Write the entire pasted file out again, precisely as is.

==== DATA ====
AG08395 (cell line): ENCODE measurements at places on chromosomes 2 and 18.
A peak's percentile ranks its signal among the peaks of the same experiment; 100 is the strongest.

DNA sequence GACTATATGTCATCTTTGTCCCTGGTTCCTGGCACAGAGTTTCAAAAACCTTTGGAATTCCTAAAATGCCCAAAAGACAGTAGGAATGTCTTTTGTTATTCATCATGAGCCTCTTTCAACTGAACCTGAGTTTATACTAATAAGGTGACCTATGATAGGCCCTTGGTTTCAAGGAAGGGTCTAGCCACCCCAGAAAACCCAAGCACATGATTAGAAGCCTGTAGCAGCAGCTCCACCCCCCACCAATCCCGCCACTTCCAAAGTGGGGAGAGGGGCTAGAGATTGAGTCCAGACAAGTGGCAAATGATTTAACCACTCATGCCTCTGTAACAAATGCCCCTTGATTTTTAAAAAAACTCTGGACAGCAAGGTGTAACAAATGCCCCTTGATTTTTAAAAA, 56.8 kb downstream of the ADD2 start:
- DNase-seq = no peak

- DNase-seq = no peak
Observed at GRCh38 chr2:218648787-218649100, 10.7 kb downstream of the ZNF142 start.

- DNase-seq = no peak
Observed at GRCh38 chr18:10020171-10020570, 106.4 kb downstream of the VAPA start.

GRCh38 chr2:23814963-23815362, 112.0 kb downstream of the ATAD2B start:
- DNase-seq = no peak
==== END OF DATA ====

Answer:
AG08395 (cell line): ENCODE measurements at places on chromosomes 2 and 18.
A peak's percentile ranks its signal among the peaks of the same experiment; 100 is the strongest.

DNA sequence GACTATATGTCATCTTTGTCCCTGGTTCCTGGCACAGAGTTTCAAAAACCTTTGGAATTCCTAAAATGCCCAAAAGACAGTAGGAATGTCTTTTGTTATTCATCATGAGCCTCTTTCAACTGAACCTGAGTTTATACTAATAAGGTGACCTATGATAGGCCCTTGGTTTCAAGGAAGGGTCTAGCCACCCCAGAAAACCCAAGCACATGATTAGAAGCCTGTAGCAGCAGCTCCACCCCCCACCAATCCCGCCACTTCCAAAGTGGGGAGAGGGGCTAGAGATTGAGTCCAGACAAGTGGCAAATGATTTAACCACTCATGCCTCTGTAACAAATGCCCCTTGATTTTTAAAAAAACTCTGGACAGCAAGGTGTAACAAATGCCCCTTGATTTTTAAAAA, 56.8 kb downstream of the ADD2 start:
- DNase-seq = no peak

- DNase-seq = no peak
Observed at GRCh38 chr2:218648787-218649100, 10.7 kb downstream of the ZNF142 start.

- DNase-seq = no peak
Observed at GRCh38 chr18:10020171-10020570, 106.4 kb downstream of the VAPA start.

GRCh38 chr2:23814963-23815362, 112.0 kb downstream of the ATAD2B start:
- DNase-seq = no peak